Plans to keep students educated while preventing the spread of COVID-19 will also require money, said Eskelsen García, whose union is advocating for legislation to increase funding for public schools. “There are very few public schools that have a lot of empty classrooms or empty spaces and class sizes of a dozen kids,” she said. “There are some very, very creative ways that people have talked about doing this — none of them come without a big price tag.”
In an April 28 letter to congressional leaders, superintendents from 62 major city school districts called for additional funding for public school systems in the next COVID-19 relief bill, citing “significant revenue shortfalls” on the horizon for local school districts.
K-12 schools’ potential new normal could also exacerbate existing inequalities between rich and poor school districts.
Carvalho, one of the letter’s signatories, said he was “concerned” about funding during a time when his district needed to invest in extra protections for students and staff.
“We are dealing not only with the possibility of an economic recession with significant loss of revenues that fund education, but we’re dealing at the same time [with the fact] that we have to spend additional resources on protective measures to deal with a health crisis,” he said.
K-12 schools’ potential new normal could also exacerbate existing inequalities between rich and poor school districts, said Julian Vasquez Heilig, the dean of the University of Kentucky’s College of Education, as “recent school finance research has established that rich and poor districts already have hundreds millions of dollars in inequity in terms of funding from all sources.”
“The availability of resources in rich and poor districts directly impacts the ability of the district to offer smaller class sizes in socially distanced classrooms, flexibility of facilities for alternative modes of instruction, availability of technology for distance learning and alternative modes of instruction, availability of PPE for students, staff and faculty and most other circumstance related to COVID-19 responses,” Vasquez Heilig told MarketWatch.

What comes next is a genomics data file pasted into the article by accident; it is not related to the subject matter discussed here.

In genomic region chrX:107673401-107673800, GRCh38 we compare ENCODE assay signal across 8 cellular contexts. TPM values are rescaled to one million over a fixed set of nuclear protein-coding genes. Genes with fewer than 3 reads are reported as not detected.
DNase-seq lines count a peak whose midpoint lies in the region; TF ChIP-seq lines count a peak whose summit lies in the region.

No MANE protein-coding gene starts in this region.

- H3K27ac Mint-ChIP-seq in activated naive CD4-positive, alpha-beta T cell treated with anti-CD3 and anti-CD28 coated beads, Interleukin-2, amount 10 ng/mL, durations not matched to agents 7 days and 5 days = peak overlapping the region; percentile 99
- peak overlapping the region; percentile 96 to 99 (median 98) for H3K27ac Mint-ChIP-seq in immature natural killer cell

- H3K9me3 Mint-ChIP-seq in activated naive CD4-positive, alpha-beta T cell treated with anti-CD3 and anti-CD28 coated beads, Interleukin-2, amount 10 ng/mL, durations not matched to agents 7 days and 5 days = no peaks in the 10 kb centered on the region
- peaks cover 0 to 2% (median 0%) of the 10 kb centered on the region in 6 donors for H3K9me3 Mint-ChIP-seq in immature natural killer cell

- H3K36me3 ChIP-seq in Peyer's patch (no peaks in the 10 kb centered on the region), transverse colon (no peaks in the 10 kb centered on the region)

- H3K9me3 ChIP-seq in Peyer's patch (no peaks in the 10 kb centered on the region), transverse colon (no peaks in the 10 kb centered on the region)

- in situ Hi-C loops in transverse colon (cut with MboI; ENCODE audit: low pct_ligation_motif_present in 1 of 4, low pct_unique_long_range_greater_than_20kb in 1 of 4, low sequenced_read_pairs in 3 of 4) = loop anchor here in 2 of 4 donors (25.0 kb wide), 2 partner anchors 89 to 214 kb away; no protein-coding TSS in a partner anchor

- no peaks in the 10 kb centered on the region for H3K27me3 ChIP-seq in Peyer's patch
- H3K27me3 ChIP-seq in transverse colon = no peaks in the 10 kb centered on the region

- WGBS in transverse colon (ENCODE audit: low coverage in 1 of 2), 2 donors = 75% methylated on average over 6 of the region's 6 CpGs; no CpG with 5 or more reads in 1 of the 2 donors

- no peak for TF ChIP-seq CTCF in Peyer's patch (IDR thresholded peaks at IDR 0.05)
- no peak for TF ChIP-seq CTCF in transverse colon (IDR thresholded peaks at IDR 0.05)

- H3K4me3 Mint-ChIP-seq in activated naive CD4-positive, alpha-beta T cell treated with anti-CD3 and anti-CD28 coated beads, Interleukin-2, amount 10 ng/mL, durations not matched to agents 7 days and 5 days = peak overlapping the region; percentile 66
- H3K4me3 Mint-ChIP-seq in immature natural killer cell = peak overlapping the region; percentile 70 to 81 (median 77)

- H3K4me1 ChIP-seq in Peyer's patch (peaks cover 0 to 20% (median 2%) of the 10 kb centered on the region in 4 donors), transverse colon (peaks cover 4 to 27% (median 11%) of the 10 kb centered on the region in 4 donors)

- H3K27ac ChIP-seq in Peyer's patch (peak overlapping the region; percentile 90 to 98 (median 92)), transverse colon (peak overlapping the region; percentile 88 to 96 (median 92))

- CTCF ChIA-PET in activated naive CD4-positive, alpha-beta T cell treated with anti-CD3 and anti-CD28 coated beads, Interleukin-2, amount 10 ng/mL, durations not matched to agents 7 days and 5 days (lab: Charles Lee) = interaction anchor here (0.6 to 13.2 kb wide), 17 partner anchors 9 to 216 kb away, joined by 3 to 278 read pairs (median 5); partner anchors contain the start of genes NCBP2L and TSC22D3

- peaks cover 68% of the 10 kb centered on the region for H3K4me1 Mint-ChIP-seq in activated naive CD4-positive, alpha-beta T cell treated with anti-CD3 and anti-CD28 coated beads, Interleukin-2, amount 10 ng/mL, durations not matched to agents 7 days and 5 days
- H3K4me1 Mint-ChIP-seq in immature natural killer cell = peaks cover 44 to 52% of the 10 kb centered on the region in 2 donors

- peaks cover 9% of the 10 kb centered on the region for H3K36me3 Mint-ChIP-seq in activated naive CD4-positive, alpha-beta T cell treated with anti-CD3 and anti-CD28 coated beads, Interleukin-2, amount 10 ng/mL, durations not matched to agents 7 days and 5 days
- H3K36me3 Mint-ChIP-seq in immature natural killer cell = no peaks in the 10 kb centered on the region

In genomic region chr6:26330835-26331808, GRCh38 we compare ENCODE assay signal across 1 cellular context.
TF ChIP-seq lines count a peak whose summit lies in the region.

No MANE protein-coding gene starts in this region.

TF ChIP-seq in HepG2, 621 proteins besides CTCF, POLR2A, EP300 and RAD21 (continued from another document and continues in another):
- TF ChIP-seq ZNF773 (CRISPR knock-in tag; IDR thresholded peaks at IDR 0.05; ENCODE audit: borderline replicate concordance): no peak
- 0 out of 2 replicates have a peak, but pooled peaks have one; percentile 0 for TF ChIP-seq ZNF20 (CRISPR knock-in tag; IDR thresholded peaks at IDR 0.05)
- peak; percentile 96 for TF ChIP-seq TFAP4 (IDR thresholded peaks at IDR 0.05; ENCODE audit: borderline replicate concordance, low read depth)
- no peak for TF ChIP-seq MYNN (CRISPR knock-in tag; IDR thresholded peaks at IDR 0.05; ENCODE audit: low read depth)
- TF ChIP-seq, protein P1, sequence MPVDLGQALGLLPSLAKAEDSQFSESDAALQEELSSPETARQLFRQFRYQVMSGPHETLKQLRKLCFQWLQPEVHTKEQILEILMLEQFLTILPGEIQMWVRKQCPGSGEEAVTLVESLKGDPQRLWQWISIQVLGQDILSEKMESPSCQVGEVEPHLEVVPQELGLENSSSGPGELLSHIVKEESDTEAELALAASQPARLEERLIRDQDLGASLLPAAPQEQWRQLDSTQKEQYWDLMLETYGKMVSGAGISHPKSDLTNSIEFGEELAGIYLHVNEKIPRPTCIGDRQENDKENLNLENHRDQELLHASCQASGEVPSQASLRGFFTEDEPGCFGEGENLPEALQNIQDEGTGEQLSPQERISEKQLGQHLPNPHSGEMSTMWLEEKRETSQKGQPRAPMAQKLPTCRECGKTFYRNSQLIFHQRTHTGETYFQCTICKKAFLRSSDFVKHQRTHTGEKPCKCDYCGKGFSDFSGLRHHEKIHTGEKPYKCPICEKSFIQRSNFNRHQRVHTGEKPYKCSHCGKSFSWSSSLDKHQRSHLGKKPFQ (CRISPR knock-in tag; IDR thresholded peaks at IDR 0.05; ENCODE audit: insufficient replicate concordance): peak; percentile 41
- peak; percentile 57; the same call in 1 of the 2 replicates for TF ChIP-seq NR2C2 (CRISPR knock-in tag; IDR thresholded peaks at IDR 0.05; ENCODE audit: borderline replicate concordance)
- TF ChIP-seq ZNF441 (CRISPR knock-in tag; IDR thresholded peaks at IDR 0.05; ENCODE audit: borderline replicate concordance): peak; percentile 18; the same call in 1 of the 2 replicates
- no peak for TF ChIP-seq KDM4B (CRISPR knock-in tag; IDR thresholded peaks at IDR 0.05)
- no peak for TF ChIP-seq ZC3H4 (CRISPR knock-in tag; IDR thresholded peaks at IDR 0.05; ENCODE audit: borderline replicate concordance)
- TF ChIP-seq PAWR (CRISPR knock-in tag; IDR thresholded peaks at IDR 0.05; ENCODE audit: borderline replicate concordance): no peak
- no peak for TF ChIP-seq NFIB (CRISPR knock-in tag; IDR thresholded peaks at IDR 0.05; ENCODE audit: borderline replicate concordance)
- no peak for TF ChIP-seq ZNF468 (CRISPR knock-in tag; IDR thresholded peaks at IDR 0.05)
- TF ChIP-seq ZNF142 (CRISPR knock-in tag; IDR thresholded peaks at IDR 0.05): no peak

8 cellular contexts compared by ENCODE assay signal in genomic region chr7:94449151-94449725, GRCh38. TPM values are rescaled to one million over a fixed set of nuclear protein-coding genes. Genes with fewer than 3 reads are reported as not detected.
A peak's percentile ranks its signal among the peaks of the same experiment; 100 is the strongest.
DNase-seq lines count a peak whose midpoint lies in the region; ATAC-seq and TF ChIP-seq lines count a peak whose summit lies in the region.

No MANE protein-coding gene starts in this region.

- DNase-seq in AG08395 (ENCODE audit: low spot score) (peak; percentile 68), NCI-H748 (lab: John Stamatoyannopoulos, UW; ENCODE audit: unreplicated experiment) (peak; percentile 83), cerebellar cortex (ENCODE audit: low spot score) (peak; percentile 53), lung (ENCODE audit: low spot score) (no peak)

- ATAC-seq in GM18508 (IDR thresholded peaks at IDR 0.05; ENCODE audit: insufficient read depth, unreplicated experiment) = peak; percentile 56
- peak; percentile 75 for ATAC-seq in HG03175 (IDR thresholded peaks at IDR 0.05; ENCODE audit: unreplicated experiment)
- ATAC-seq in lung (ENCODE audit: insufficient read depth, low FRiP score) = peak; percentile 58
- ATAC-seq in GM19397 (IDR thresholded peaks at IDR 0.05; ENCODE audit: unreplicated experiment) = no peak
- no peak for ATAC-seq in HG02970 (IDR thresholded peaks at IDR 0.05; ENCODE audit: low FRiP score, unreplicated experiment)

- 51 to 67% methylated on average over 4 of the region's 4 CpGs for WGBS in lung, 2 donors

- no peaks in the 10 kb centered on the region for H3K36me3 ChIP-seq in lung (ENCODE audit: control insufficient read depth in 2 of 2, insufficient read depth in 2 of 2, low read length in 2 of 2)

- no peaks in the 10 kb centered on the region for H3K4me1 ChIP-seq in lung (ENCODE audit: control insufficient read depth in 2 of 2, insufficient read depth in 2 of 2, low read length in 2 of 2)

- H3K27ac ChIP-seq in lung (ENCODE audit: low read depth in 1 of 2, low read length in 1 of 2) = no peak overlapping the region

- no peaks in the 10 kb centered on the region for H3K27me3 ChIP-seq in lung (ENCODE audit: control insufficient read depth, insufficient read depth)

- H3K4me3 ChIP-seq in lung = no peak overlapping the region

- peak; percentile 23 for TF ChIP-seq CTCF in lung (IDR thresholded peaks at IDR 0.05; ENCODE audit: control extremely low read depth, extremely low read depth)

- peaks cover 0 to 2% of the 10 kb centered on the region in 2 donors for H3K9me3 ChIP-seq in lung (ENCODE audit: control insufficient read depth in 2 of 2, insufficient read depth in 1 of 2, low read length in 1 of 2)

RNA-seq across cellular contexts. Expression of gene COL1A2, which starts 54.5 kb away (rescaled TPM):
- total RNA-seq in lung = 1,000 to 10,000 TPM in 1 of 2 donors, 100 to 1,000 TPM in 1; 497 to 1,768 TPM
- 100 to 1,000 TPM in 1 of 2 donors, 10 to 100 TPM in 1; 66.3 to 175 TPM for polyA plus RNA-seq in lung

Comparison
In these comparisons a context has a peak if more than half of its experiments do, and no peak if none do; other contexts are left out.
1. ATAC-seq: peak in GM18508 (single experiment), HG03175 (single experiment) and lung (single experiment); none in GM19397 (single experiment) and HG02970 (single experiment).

Carvalho said he was also concerned about students whose parents’ jobs prevented them from being able to supervise their kids during the day for remote learning, as well as food-insecure children who relied on school meals.
How COVID-19 could change K-12 schools in the long run
The crisis presents “an unfortunately good opportunity for us to rethink education,” said Yong Zhao, a distinguished professor at University of Kansas’s School of Education, with a shift away from standardized testing and a greater emphasis on supporting students’ individual growth.
Carvalho, meanwhile, said “there’s no going back to the way things used to be” — predicting the education system would become far more personalized, adaptive and flexible to students’ and families’ needs. Some parents might decide to send their kids to school for the full school day, he said, while other families might decide distance learning works well for them, and still others might opt for in-person instruction on alternate days.
“There will be traditional schooling side-by-side with multiple options that reflect the wants and wishes of parents, learning modalities of kids, and blended and hybrid learning environments across the board,” Carvalho said. “While we may have some concerns about it — and I certainly do — there is also an opportunity here.”